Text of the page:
Oral Sex Could Become The Leading Cause Of Mouth Cancer

In recent years there’s been an increase in HPV-related oral cancers - which is faintly terrifying

Oral Sex Could Become The Leading Cause Of Mouth Cancer

by Melis Zumrutel |
Published on

HPV, which can be transferred during oral sex, is set to overtake smoking as the leading cause of mouth cancer, according to online health clinic, Euroclinix.

In recent years, there’s been an increase in HPV-related oral cancer cases. While the virus itself isn’t cancerous, it can trigger abnormal tissue growth in cells that can then eventually lead to cancer.

The virus can be contracted through unprotected sex of any kind, and affects the skin around the penis, mouth, rectum, cervix and throat.

Even though two-thirds of mouth cancers are linked to tobacco smoking, around 25% of mouth cancers globally are HPV-related and this is expected to overtake smoking as the main cause of mouth cancer.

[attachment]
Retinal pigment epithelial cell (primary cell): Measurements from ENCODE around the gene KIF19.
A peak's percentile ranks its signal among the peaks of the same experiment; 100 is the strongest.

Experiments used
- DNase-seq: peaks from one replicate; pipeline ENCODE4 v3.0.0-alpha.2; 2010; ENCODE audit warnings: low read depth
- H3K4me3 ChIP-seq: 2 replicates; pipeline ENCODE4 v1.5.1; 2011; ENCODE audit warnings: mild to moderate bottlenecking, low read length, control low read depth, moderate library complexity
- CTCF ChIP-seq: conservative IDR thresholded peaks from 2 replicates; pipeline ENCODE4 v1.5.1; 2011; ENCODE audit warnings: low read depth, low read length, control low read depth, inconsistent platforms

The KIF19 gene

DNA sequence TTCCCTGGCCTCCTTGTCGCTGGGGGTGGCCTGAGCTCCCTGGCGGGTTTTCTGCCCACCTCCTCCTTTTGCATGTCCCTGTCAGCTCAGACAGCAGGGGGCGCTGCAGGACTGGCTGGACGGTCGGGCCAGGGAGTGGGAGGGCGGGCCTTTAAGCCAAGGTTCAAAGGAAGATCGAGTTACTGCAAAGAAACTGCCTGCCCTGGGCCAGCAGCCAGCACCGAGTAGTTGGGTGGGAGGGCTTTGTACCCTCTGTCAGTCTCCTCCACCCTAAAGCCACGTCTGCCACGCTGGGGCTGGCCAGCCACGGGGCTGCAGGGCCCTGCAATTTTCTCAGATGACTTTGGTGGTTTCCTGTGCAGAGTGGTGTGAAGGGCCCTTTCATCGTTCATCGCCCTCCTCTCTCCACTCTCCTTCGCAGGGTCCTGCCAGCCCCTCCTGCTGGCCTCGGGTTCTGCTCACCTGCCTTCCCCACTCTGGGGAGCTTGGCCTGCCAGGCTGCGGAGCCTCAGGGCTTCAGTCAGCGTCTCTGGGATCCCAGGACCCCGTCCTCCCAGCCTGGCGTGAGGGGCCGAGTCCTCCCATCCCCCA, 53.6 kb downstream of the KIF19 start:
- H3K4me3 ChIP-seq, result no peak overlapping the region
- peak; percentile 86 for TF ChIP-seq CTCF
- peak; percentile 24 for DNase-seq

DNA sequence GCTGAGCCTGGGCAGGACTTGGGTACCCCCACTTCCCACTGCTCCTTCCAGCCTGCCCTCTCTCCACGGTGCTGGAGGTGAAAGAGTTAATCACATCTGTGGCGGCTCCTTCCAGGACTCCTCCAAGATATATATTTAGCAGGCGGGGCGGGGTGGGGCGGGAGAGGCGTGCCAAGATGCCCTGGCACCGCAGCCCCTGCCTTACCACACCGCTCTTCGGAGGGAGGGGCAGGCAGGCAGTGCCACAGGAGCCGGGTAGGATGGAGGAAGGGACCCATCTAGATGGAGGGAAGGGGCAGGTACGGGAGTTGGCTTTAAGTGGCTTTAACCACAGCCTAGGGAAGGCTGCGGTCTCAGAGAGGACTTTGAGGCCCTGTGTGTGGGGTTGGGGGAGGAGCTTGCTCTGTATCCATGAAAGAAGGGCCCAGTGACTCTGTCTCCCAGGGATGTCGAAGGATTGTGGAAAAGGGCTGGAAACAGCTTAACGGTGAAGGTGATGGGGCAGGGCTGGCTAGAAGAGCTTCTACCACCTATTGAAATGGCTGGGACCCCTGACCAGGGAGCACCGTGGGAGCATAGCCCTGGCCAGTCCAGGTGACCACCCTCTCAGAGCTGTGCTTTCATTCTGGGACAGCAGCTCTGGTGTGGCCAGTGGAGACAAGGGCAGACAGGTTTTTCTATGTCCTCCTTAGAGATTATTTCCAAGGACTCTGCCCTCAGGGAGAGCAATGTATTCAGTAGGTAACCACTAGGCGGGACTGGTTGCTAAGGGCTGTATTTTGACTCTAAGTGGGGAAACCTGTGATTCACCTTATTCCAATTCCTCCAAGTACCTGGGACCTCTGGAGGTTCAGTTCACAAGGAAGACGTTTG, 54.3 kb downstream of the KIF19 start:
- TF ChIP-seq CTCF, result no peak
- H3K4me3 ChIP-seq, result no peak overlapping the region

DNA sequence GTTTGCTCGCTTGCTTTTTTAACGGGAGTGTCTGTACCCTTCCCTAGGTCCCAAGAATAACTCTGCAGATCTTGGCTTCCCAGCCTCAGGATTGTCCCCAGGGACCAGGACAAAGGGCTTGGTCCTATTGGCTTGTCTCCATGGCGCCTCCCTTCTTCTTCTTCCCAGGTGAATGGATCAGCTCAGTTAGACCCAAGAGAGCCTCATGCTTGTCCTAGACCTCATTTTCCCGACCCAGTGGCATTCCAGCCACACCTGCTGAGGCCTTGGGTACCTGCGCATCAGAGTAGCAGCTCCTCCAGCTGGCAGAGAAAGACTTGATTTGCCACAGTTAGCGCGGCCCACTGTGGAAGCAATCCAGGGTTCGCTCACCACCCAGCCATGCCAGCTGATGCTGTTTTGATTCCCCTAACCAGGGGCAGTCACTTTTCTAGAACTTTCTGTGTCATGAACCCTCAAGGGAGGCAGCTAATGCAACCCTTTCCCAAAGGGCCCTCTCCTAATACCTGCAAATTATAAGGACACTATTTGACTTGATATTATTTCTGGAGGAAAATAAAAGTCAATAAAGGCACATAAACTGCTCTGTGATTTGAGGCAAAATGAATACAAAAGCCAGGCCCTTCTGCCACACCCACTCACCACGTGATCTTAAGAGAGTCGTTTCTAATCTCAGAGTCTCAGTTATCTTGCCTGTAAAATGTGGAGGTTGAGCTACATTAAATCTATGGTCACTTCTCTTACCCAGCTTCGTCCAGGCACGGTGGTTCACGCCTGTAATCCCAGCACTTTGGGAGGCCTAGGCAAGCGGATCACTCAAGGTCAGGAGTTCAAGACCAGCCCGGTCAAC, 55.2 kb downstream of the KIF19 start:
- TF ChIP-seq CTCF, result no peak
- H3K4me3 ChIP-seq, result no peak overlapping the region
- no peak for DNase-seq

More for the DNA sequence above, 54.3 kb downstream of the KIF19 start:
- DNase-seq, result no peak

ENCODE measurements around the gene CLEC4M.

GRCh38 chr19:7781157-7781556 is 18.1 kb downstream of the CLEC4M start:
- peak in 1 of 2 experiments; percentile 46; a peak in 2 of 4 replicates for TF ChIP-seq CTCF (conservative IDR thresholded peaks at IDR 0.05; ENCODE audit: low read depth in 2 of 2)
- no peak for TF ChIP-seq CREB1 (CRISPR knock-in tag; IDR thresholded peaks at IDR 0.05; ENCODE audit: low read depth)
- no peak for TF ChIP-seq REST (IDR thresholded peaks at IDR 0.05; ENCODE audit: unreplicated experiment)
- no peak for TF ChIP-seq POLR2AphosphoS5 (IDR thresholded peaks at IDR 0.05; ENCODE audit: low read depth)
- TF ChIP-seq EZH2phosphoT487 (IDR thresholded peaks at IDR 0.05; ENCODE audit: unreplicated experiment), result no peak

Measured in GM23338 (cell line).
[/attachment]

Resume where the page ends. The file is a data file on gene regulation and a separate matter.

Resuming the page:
However, not everyone agrees with this claim. Speaking to the Metro.co.uk, Fiona Osgun, Cancer Research UK’s health information officer said, ‘Smoking is linked to about 65% of mouth cancers in the UK, whereas only 8-14% of cases are thought to be linked to HPV.’

To prevent contracting HPV or any STI, The NHS advises men to wear condoms. However, this does not protect against all forms of HPV. Girls aged 12-13 are being offered vaccinations to protect against cervical cancer and this can also protect from the more common forms of STIs that cause genital warts.

**Like this? You might also be interested in: **

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**Follow Melis on Twitter @Melztl **

This article originally appeared on The Debrief.

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